THE BOY WHO LOST HIS BELLY BUTTON

This quiet, engaging fantasy, illustrated in humorous, expressive color pencil falls flat at its sudden ending. A young boy is missing his belly button and asks all the animals about its whereabouts. Droll language emphasizes the silliness of the situation. Huge jungle animals fill the double-page spreads as the pajama-clad boy begins his journey with the giraffe. “I've lost my belly button. Do you know where it is?” “Search me,” says the giraffe. But the giraffe has had his since the day he was born. The Gorilla has one, too, “My mother gave it to me.” The boy parts the fur on a lion's belly with a large green comb and politely asks, “ ‘I was wondering if you borrowed my bellybutton?’ ‘Why would I? I've got a perfectly good one of my own,’ said the lion. ‘See?’ ” Animal after animal reports the existence of its own belly button: the zebra’s is striped, the hippopotamus’s muddy. Finally the journey concludes with a secretive crocodile sporting “something small and pink and round” and the brave, naked little boy courageously wades into the dark, forbidding swamp to retrieve his body part. Turning to the last page: “he grabbed it!” and the illustration is a close-up of the round bare tummy, belly button firmly in place. The conclusion, though in the tradition of the “gotcha!” story, is too abrupt and somewhat out of context with the charming absurdity and leisurely pace of the rest of the text. It will take a good storyteller to make it work, but it might be worth the effort. (Picture book. 3-6)

Pub Date: April 1, 2000

ISBN: 0-7894-6164-1

Page Count: 32

Publisher: DK Publishing

Review Posted Online: May 19, 2010

Kirkus Reviews Issue: April 15, 2000

CINDERELLA

From the Once Upon a World series

A nice but not requisite purchase.

A retelling of the classic fairy tale in board-book format and with a Mexican setting.

Though simplified for a younger audience, the text still relates the well-known tale: mean-spirited stepmother, spoiled stepsisters, overworked Cinderella, fairy godmother, glass slipper, charming prince, and, of course, happily-ever-after. What gives this book its flavor is the artwork. Within its Mexican setting, the characters are olive-skinned and dark-haired. Cultural references abound, as when a messenger comes carrying a banner announcing a “FIESTA” in beautiful papel picado. Cinderella is the picture of beauty, with her hair up in ribbons and flowers and her typically Mexican many-layered white dress. The companion volume, Snow White, set in Japan and illustrated by Misa Saburi, follows the same format. The simplified text tells the story of the beautiful princess sent to the forest by her wicked stepmother to be “done away with,” the dwarves that take her in, and, eventually, the happily-ever-after ending. Here too, what gives the book its flavor is the artwork. The characters wear traditional clothing, and the dwarves’ house has the requisite shoji screens, tatami mats and cherry blossoms in the garden. The puzzling question is, why the board-book presentation? Though the text is simplified, it’s still beyond the board-book audience, and the illustrations deserve full-size books.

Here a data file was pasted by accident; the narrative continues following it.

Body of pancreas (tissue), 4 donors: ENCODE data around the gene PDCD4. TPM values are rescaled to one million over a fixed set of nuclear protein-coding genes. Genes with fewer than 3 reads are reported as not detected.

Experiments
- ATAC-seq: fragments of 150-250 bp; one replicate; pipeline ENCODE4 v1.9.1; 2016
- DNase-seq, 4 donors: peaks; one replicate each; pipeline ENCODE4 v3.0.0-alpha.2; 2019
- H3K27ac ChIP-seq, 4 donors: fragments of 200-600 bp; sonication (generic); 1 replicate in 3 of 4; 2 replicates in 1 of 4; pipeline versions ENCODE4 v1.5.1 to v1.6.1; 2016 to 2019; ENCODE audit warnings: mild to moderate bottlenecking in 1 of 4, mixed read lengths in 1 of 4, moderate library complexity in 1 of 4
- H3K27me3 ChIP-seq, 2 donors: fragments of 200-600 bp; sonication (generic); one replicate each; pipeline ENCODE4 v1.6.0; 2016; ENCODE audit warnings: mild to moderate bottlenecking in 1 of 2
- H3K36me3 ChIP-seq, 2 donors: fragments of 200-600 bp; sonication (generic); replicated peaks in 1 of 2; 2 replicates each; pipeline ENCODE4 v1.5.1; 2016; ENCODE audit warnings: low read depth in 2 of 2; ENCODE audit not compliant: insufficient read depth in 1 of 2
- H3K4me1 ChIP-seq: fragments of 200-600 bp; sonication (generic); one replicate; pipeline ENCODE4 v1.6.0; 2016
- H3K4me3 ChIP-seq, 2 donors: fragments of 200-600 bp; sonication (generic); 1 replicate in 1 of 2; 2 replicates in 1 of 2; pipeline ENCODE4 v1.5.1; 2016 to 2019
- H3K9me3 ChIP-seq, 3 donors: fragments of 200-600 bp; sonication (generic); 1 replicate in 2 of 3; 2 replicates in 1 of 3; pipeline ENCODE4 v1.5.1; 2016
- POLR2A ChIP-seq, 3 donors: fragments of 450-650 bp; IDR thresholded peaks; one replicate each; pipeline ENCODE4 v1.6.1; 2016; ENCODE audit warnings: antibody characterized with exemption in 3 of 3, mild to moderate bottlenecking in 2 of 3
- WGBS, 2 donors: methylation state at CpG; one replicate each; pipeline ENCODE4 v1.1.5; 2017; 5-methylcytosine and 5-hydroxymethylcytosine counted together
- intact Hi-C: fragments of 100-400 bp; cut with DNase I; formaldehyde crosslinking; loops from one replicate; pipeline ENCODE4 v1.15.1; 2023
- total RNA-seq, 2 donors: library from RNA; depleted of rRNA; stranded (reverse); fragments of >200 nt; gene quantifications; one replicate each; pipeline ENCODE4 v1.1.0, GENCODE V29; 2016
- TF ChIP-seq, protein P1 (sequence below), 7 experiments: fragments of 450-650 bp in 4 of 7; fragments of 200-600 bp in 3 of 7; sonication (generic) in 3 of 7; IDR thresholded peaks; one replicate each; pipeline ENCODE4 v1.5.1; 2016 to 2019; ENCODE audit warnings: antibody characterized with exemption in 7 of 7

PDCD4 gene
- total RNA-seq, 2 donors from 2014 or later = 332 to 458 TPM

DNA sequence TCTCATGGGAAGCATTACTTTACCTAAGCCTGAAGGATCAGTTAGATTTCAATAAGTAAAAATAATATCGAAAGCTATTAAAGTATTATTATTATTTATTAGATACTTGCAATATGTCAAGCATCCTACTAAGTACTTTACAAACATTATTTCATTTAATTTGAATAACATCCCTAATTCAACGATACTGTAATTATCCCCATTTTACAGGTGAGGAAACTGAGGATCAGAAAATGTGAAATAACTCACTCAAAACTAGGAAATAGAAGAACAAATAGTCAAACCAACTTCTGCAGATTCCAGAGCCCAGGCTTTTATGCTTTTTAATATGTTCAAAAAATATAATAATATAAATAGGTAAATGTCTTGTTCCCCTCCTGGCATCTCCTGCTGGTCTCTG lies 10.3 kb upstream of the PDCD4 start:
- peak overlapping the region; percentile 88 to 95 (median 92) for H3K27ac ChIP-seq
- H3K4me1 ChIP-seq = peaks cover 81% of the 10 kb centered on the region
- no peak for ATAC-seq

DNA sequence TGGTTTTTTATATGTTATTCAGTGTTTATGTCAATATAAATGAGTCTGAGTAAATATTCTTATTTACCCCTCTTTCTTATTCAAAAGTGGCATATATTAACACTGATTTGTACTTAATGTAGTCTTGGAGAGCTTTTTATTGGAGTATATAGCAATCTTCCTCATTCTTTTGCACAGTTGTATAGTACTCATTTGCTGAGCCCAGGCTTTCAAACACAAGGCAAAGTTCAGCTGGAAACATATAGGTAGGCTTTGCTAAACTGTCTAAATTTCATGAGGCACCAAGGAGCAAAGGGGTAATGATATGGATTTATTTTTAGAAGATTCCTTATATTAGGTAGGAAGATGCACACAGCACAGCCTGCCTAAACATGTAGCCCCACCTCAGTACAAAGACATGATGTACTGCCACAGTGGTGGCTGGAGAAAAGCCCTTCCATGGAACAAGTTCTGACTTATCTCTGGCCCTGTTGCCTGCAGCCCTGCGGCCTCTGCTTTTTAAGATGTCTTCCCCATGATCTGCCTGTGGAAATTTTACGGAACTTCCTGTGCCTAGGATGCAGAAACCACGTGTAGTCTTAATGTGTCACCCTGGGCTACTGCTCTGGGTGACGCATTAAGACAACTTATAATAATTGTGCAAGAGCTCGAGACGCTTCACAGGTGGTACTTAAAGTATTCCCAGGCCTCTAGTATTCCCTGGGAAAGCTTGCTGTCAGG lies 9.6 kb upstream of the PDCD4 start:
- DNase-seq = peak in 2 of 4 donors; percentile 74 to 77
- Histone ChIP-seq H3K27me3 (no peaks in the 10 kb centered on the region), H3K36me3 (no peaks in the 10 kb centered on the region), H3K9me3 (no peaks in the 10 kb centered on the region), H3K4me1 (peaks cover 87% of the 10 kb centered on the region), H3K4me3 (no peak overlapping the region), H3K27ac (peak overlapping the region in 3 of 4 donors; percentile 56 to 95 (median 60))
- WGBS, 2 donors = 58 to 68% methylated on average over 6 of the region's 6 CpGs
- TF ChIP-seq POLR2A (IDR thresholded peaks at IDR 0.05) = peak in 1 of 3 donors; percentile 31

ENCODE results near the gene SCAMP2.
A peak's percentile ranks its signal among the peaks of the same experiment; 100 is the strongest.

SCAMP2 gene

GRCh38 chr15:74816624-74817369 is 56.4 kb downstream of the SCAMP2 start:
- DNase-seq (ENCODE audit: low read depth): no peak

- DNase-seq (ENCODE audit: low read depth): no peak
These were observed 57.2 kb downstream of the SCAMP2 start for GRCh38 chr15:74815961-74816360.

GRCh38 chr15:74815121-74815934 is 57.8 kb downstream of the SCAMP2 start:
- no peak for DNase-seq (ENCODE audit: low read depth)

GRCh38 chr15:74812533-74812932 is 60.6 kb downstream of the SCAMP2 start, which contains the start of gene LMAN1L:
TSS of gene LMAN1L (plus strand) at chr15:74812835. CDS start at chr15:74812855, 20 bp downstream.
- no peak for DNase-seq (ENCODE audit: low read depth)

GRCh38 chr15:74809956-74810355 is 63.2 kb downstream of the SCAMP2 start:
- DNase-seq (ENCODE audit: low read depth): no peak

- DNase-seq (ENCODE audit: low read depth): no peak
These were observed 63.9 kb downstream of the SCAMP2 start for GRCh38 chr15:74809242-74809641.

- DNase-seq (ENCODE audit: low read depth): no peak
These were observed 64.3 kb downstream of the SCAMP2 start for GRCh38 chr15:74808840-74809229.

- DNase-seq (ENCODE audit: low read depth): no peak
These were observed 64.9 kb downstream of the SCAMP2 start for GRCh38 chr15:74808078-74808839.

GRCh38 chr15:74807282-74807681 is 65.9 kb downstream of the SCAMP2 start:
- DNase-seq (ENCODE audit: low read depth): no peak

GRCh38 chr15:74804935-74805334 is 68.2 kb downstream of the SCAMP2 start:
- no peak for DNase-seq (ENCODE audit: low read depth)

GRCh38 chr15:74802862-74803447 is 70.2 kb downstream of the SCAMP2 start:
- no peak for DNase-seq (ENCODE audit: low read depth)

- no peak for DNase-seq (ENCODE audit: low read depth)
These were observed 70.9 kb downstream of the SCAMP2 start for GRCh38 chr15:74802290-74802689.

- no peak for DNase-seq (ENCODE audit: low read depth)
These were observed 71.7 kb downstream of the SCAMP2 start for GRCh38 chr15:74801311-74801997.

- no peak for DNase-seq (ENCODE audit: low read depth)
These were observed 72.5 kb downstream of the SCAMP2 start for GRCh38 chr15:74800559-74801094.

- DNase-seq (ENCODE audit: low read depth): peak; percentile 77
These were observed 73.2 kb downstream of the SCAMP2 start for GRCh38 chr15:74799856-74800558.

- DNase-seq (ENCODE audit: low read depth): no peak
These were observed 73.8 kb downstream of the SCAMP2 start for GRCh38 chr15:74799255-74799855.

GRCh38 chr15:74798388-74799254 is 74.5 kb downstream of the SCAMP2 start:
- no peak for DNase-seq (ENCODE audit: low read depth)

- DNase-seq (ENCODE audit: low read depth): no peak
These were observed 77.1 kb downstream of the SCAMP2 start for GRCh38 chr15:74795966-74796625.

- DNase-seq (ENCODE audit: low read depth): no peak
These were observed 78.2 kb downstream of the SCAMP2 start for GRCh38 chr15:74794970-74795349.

A nice but not requisite purchase. (Board book/fairy tale. 3-5)

Pub Date: Sept. 13, 2016

ISBN: 978-1-4814-7915-8

Page Count: 24

Publisher: Little Simon/Simon & Schuster

Review Posted Online: Oct. 11, 2016

Kirkus Reviews Issue: Jan. 1, 2017

I CAN BE ANYTHING!

A young boy wonders aloud to a rabbit friend what he will be when he grows up and imagines some outrageous choices. “Puddle stomper,” “bubble gum popper,” “mixing-bowl licker,” “baby-sis soother” are just some of the 24 inspiringly creative vocations Spinelli’s young dreamer envisions in this pithy rhymed account. Aided by Liao’s cleverly integrated full-bleed mixed-media illustrations, which radiate every hue of the rainbow, and dynamic typesetting with words that swoop and dive, the author’s perspective on this adult-inspired question yields some refreshingly child-oriented answers. Given such an irresistible array of options—“So many jobs! / They’re all such fun”—the boy in the end decides, in an exuberant double gatefold, “I’m going to choose… / EVERY ONE!”—a conclusion befitting a generation expected to have more than six careers each. Without parents or peers around to corral this carefree child’s dreams, the possibilities of being whatever one wants appear both limitless and attainable. An inspired take on a timeless question. (Picture book. 3-6)

Pub Date: March 1, 2010

ISBN: 978-0-316-16226-5

Page Count: 32

Publisher: Little, Brown

Review Posted Online: April 14, 2011

Kirkus Reviews Issue: Jan. 1, 2010

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